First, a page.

Buffett Rule Shares Flaw with Tax it Would Replace

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Larry Downing / Reuters

Obama's new budget calls for the Buffett Rule, which is a tax on millionaires.

Say goodbye to the much-loathed Alternative Minimum Tax and hello to the Buffett Rule. Sweet relief. The AMT has perplexed taxpayers and agonized accountants for decades. But wait: Are the AMT and the Buffett Rule really so different?

The two take aim at different types of tax avoidance, so the details have little in common. But the headline is the same: Both were designed to make sure that wealthy citizens pay their fair share of income tax—without creating a tax monster that somehow reaches down to regular people. When the AMT came into being in 1969, rich people were avoiding tax through loopholes and legal deductions. Today, there is less of that. But these days some big earners are manipulating income to look like capital gains, which is taxed at a far lower rate — and the Buffett Rule is intended to stop that. Different schemes, different measures.

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Incredibly, the flaw that most riles critics of the AMT—that the tax is not indexed to inflation—is also true of the Buffett Rule.

None of this is to say the Buffett Rule has nothing going for it. For one thing, it is simple. The AMT requires certain taxpayers to compute two returns and pay the higher of the two bills. Tax planning may be a nightmare because the AMT and the regular code often contradict. A big mortgage might make sense under the regular code but not if you slip into the AMT zone.

The Buffett Rule eliminates that kind of confusion. From the Obama budget:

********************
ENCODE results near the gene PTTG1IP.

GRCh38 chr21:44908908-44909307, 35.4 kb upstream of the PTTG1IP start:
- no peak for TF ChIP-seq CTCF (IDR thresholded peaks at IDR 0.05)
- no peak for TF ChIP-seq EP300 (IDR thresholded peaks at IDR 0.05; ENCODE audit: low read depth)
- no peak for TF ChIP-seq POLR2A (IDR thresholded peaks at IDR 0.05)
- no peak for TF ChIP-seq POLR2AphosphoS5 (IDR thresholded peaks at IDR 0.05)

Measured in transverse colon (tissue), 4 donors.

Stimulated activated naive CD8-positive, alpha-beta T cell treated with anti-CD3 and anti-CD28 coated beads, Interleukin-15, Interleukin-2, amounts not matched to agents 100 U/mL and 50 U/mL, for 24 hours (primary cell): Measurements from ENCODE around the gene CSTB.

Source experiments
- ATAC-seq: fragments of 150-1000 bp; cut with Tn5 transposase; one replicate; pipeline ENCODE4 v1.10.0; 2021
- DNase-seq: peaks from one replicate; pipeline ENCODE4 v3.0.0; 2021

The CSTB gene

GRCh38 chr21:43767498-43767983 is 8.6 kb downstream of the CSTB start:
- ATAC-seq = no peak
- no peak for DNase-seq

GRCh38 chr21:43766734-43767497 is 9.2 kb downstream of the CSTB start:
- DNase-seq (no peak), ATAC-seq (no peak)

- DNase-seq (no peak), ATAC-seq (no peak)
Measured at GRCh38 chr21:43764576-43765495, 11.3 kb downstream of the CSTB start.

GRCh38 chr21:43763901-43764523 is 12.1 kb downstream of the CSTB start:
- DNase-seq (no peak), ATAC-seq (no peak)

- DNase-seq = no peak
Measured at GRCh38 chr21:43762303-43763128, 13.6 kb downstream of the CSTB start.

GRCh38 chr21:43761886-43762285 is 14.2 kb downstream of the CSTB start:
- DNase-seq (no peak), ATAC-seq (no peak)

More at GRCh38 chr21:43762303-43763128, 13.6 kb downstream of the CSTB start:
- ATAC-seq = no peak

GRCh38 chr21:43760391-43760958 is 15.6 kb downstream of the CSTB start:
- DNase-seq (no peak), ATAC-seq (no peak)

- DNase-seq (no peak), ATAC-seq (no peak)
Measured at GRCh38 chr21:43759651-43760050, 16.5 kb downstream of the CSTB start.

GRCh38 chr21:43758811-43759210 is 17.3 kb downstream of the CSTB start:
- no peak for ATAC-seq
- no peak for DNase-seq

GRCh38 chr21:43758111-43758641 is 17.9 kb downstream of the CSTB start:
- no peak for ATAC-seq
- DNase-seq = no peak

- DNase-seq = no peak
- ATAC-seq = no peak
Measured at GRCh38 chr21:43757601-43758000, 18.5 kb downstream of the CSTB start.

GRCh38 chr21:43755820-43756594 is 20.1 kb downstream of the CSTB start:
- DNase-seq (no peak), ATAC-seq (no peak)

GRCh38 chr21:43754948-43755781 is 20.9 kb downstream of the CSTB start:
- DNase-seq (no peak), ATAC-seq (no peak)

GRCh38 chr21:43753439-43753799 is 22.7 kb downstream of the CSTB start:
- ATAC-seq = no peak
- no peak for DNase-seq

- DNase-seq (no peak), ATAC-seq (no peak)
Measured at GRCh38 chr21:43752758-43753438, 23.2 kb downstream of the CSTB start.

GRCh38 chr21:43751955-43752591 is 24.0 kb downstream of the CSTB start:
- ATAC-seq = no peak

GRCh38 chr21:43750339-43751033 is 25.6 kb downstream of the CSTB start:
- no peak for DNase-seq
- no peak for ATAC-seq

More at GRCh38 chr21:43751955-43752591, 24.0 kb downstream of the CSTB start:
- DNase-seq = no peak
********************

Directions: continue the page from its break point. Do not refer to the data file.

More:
“The President is now specifically proposing that … those making over $1 million should pay no less than 30% of their income in taxes. The Administration will work to ensure that this rule is implemented in a way that is equitable, including not disadvantaging individuals who make large charitable contributions. And he is proposing that the Buffett rule should replace the Alternative Minimum Tax.”

Score one for simplicity. You make $1 million, you pay. Even the $1 million threshold is simple—and it is high enough that it unquestionably qualifies as wealthy no matter where you may live. Still, without indexing the figure to inflation it’s a slam-dunk that some years from now that level of income won’t feel so rich anymore and we’ll be wondering why the IRS is picking on this group of taxpayers.

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That’s what went wrong with the AMT. Trigger points for a tax established 43 years ago did not allow for the rising cost of living; the tax gradually encroached on the upper middle class and threatened the middle class as well. Only a series of temporary congressional fixes has stopped the AMT from becoming Everyman’s monster and has staved off certain voter revolt. As Daniel Gross notes in a post on the subject:

“Almost every year, Congress passes a ‘patch’ that prevents the AMT from ensnaring vastly more people. Had Congress not acted, as the Tax Policy Center points out, in 2012, “45% of all tax filers with cash income between $75,000 and $100,000 will pay the AMT, up from 0.4% in 2011, when the temporary AMT fix or ‘patch’ is in place.”

 The Buffett Rule resets the target to an appropriate level, for now. But without an annual inflation adjustment, the same old issues are certain to resurface.

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